Before I was a mid-level, B-list TV celebrity, I was a theatre actor and teacher. I taught scene study and used improv and theatre games as a way into the play. After all, "plays" happen because you're "playing," right? (That's what I used to tell my students, at least.) You're just deeply pretending, just like kids do when they pretend to be Mario and Luigi or Space Alien vs. Vampire.
So we played for a week, me and our rag-tag team, and these beautiful, courageous girls who lived in tents. We sang and danced and shared and made fools of ourselves.
We had a brilliant group of teachers with us. Besides my wife, writer Holiday Reinhorn, we had Kathryn Adams, an art therapist and trauma counselor; Nadia Todres, a photographer; John Paul Thornton, a visual arts teacher; and Valerie Velasquez.
I don't have the time or space to document everything I saw, experienced, and learned from my time with the girls, but I will say that as soon as the games moved to sound and movement and singing, the students excelled. Our goal was transformation, and I would say that we reached it. The girls wrote poetry and essays, did photo collages of their lives, and created beautiful arts and crafts from yarn and sticks and fabric and paint. The final exhibit was a wonder. We transformed that "community center." We sang and danced and read poetry and ate cake with the beautiful smiles of our new friends all around us.
I felt a bit weird knowing that what everyone there really needed were homes and jobs and education, not theatre games and photography and poetry. But I think what the arts do is intangible but crucial. It gives life, breath, healing, confidence, and a sense of community. And it's a hell of a lot of fun. I was moved by what the act of creating art was able to bring to our giant tent filled with misfits: a radiant vitality.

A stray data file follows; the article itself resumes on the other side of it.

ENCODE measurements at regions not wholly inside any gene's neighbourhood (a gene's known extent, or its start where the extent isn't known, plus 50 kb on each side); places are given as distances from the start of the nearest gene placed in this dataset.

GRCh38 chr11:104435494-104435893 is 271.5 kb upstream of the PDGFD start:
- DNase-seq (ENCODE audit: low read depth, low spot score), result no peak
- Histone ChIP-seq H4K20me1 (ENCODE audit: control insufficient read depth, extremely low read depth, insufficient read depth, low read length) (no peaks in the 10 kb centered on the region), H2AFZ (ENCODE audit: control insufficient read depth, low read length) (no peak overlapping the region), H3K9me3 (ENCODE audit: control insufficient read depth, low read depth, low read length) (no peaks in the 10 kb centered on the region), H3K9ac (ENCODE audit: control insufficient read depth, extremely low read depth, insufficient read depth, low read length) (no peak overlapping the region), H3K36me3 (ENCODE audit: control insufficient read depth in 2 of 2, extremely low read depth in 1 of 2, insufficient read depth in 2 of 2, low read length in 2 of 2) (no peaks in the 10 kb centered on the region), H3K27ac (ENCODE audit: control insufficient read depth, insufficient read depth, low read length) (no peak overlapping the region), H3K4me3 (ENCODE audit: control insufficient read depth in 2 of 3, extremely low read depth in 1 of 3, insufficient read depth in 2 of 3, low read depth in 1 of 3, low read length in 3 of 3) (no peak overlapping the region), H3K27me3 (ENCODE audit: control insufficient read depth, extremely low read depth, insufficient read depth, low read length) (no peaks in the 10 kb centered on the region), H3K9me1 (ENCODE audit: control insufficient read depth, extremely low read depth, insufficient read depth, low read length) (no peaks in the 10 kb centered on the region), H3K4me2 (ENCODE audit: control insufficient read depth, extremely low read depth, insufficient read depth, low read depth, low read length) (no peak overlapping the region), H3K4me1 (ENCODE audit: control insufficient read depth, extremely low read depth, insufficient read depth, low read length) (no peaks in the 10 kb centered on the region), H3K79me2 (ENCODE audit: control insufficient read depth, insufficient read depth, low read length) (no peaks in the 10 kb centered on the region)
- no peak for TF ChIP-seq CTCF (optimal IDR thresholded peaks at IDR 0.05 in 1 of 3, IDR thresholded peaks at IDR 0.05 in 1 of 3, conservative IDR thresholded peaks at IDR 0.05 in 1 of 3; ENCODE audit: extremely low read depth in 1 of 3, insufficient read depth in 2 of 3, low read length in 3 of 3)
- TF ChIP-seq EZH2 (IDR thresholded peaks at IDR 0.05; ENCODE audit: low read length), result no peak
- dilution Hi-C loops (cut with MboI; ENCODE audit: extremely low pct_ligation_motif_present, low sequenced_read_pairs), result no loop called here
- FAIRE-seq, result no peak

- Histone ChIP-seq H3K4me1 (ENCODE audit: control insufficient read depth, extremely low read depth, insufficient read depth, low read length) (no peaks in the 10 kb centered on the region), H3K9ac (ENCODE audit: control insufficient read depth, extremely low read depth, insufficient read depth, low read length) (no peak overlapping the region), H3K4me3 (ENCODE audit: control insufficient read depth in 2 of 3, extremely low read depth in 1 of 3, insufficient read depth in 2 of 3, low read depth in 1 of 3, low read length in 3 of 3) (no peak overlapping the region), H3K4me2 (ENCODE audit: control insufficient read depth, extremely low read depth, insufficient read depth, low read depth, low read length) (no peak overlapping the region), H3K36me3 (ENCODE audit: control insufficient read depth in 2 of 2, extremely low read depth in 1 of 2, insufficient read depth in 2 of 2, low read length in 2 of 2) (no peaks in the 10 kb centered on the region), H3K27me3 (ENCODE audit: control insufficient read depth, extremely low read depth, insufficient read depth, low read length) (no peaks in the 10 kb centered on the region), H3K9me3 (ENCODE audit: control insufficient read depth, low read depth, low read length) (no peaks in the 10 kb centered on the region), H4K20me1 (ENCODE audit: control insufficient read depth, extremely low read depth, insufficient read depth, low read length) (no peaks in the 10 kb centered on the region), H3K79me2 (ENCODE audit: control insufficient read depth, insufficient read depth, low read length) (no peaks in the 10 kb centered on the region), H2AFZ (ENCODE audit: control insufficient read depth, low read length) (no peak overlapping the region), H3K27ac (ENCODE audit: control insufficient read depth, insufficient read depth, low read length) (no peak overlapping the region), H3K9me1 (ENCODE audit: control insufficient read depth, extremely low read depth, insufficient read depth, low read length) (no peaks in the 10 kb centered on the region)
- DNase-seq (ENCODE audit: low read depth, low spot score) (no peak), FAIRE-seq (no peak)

I hope to cross paths with our students again, and I'm sure I will. They were all brilliant in their particular way, and for Haiti to transform itself will require these mighty women.
The program continued on after we left, with Kathryn Adams, our fearless leader, and some folks from J/P, taking over and continuing the teaching work.
Now, I'm no humanitarian. I'm just an actor who did a workshop. But I keep thinking about that word "humanitarian." It means "caring for the human welfare." I would hope that our species is that, regardless of profession, we can all become humanitarians. That's the way to transform the "community center" of our ailing planet.